What’s all this talk about Donor-Advised Funds? How do they work? What’s the tax advantage? A Donor-Advised Fund, or “charitable checkbook” as many describe it, is a giving vehicle from which donations can be made to 501(c)(3) non-profit organizations. A donor is able to make a single gift and receive an immediate tax receipt for the gift, and then advise on how the funds are to be distributed short-term or in future years to their favorite charities.
The tax law changes in late 2017 were the most disruptive changes to the tax code in more than 30 years. The most impactful changes to personal income tax were the elimination and limitation of most major itemized deductions. Most individual taxpayers are limited to just a few deductions:
- Charitable Contributions
- Mortgage Interest
- Medical Deductions (applicable over 7.5% of Adjusted Gross Income)
- State and Local Tax (SALT) Deduction (limited to $10,000 total income and property tax)
To counteract the limitations and eliminations of many itemized deductions, the new tax law expands the standard deduction (given to all taxpayers regardless of their actual deductions) to $12,000 for individuals and $24,000 for those married filing jointly.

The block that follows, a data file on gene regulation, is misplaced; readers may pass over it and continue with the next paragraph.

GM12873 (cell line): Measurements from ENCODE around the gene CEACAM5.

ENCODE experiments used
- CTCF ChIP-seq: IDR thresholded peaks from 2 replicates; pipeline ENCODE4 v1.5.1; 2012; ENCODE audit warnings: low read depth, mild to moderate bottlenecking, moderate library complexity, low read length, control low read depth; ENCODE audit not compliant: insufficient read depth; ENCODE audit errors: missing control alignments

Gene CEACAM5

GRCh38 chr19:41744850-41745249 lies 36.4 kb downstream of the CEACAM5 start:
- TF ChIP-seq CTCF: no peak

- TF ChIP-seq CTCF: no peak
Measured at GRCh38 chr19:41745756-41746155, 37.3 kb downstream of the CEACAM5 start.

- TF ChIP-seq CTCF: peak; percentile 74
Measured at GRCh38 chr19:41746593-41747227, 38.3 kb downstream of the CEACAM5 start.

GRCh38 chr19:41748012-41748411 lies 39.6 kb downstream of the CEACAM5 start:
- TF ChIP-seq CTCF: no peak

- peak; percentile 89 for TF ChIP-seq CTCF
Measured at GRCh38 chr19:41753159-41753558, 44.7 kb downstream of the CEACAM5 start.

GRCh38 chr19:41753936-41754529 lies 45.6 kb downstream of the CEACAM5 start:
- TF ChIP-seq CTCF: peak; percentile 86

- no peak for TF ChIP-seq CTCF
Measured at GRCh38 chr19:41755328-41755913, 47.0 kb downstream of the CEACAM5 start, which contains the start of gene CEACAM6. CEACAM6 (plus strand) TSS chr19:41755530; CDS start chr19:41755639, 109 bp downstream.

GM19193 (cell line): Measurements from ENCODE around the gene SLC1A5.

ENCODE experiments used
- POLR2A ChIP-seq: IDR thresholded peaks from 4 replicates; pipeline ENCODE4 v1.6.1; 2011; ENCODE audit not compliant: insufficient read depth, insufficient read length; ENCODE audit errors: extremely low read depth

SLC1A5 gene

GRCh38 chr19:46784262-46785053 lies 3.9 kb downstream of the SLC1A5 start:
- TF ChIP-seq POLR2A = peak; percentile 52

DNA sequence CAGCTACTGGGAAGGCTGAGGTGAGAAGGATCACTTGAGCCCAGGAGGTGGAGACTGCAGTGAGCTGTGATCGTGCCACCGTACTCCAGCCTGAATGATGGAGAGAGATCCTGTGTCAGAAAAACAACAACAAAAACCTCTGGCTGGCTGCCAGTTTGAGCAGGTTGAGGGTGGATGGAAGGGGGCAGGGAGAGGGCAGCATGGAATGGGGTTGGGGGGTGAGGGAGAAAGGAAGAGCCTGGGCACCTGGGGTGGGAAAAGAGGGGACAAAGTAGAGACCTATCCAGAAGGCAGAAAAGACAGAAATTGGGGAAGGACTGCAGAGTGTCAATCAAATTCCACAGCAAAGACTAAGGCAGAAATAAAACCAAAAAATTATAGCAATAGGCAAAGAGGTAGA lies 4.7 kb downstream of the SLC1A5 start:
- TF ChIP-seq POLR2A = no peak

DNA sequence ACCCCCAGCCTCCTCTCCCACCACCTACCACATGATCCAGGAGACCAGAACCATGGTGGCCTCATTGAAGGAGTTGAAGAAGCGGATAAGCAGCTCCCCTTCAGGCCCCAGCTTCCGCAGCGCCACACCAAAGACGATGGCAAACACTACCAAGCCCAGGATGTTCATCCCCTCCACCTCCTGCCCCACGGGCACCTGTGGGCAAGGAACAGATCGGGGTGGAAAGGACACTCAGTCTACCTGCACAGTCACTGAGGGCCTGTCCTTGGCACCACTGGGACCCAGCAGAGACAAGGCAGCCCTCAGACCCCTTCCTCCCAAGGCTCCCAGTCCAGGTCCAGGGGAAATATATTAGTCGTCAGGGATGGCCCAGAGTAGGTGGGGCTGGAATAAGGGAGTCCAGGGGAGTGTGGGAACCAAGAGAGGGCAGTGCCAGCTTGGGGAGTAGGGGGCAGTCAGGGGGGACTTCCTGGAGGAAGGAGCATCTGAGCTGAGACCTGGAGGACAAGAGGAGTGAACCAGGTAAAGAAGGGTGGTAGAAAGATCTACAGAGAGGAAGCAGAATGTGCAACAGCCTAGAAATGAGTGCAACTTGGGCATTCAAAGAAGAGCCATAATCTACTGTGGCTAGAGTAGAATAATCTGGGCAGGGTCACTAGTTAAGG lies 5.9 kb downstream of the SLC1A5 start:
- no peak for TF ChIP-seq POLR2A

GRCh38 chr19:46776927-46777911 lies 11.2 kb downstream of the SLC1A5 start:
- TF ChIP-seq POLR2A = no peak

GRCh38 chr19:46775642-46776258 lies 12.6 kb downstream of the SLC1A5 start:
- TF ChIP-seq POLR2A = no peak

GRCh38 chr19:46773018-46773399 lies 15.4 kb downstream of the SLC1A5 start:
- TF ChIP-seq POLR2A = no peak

This simply means that fewer people will be itemizing going forward. For those with no mortgage interest or medical deductions, their deductions are really limited – $10,000 SALT deduction and their charitable deductions.
SOLUTION: “Bunching Donations”
As a result, for those who regularly donate to charity, it may make sense to consider utilizing a Donor Advised Fund (DAF). A Donor Advised Fund can be thought of as a “charitable checking account” from which donations can be made to eligible 501(c)(3) organizations. An individual can establish a DAF by making a donation of cash, appreciated securities, or other assets and receiving an immediate tax write off for the full amount. From there, the donor can easily recommend grants from that account to their favorite charities.
In light of the new tax law, DAF’s can also be utilized to make “bunched” donations. “Bunching” donations (contributing two or three years’ worth of donations upfront in a single year) allows donors to break through the itemizing threshold and therefore take advantage of the charitable deduction. The donor can then recommend that donation from the DAF be sent out over a defined time period (for example, one-third of the amount given in year one, one-third in year two, etc.). Therefore, the single lump sum isn’t necessarily used all in the same year but rather spread out to fulfill donor’s charitable goals.
HOW TO GET STARTED:
If you have any questions, or want more information, call Gary Rectenwald at 858-490-8365 or email him at email@example.com.